SAN BERNARDINO, Calif. —
The parents’ identities were determined through dental records. Police are awaiting DNA testing on the other remains but believe the skeletons are those of the couple’s boys.
The McStays disappeared without a trace from their home in Fallbroook, about 55 miles north of San Diego, in February 2010. There were no signs of forced entry at the residence or in their SUV, which was found parked near the U.S.-Mexico border.
Neither Joseph nor Summer had told family or friends they were leaving. When they were reported missing, authorities went to the house and found eggs that had rotted on the kitchen counter and two pet dogs in the backyard, indicating the family hadn’t prepared for an extended leave.
Nothing was missing from the home, and the couple’s credit cards and tens of thousands of dollars in bank accounts never were touched.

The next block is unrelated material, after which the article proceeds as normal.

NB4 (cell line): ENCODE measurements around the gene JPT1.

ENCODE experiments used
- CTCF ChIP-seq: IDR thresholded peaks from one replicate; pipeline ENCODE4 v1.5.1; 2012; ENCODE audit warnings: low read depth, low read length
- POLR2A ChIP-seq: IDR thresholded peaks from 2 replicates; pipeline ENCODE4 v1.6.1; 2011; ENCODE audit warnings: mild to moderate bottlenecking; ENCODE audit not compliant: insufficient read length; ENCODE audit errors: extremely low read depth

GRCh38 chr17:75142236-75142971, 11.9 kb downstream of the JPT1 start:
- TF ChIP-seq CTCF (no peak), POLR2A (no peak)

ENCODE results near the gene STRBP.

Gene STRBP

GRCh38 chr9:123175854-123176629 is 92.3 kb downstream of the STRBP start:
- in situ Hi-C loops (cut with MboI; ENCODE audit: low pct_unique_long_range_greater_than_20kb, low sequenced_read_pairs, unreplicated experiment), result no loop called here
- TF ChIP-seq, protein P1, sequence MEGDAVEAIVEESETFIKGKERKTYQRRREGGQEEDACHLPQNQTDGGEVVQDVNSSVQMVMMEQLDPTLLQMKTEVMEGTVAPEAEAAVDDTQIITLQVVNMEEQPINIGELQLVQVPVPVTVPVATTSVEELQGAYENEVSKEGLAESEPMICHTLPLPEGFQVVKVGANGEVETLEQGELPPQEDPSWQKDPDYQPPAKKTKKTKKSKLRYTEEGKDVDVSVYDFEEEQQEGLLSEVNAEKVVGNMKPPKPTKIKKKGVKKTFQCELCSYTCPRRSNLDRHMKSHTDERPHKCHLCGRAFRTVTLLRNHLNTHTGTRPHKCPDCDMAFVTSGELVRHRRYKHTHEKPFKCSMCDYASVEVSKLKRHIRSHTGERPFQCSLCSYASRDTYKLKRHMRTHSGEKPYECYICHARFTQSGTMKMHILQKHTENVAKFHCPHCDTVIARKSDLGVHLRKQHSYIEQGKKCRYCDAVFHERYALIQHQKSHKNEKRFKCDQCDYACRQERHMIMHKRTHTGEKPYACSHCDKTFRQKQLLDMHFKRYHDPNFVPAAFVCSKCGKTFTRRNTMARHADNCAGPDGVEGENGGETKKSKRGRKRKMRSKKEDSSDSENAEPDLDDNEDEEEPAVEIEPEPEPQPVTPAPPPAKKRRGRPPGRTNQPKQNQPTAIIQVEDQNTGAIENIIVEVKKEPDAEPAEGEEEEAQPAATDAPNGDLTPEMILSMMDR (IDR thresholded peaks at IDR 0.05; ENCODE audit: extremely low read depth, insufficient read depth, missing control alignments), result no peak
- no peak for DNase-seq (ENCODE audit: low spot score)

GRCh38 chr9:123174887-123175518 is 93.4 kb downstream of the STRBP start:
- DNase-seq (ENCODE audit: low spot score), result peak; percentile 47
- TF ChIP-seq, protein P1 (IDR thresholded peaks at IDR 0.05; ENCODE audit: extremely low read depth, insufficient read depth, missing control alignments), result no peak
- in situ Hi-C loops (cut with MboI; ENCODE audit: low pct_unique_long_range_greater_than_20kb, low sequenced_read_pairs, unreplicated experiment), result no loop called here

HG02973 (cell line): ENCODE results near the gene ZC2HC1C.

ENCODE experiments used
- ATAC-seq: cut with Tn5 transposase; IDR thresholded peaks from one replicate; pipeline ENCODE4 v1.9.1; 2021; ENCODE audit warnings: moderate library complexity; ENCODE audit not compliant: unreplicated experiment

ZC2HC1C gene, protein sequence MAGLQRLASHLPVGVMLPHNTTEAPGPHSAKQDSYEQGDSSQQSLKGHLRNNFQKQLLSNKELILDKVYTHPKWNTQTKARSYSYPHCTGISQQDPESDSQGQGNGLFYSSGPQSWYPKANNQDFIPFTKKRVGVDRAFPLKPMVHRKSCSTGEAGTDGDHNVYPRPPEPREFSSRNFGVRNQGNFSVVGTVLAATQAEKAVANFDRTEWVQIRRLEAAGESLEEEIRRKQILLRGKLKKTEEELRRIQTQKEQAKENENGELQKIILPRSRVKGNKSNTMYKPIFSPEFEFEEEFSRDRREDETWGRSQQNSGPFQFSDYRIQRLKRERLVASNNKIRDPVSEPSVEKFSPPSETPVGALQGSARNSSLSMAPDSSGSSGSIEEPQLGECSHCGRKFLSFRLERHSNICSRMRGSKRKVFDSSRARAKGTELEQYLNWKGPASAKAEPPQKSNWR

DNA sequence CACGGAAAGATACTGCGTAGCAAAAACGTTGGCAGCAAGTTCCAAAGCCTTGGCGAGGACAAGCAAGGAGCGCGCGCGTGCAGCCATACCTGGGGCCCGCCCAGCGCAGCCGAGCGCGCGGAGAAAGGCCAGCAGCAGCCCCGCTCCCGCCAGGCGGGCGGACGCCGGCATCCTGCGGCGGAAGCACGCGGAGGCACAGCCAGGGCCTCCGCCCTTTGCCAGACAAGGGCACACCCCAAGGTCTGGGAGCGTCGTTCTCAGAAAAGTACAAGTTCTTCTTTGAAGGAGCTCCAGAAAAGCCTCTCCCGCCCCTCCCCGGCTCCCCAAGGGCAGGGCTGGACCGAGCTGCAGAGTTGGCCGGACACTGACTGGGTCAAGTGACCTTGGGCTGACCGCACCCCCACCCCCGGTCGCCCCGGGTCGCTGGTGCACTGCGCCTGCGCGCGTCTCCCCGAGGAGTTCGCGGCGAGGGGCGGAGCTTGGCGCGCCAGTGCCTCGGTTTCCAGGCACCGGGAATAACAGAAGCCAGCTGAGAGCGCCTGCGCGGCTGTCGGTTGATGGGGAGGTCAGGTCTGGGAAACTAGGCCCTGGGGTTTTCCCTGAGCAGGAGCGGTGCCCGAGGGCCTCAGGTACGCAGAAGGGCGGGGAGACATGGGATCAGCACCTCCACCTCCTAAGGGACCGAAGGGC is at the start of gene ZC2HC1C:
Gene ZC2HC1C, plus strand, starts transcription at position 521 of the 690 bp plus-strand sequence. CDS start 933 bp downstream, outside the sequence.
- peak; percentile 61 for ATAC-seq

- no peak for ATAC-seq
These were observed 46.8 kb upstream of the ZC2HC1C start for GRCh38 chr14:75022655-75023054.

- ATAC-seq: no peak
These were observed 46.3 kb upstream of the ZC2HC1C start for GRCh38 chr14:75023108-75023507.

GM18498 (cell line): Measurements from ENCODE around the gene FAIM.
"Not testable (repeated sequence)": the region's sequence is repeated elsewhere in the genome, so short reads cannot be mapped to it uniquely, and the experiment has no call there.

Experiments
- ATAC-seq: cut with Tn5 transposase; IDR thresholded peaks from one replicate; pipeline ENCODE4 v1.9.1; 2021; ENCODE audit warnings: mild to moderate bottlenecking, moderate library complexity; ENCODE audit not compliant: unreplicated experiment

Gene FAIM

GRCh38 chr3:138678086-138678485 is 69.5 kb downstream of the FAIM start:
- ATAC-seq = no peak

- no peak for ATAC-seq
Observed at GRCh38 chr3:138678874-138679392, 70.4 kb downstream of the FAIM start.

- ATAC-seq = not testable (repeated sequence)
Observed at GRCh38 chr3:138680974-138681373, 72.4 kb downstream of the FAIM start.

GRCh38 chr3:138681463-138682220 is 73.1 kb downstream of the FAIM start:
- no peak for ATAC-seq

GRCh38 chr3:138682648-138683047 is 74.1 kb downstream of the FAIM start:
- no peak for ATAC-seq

Their McStays’ disappearance launched what San Diego County sheriff’s investigators called their most extensive missing-persons search ever.
Authorities pursued hundreds of tips and eventually came to believe the family left voluntarily for Mexico. One of the pieces of evidence supporting that theory was a poor-quality video that appeared to show four people matching the McStays’ descriptions walking into Tijuana, Mexico.
Some family members doubted the video showed the couple and their children. The case was later turned over to the FBI.
McMahon said Friday there’s no indication — at this point — the family ever went to Mexico.
“We’re looking at all options and investigating this crime from the beginning,” he said, adding that Mexican authorities were not assisting in the investigation.
The investigation, which had faded from the news, cracked open Monday when an off-road motorcyclist called police to say there were some bones in a semi-rural desert area near Victorville. The remains were identified as the McStays after local authorities contacted the Department of Justice and asked if there were any missing-person cases involving a family of four.
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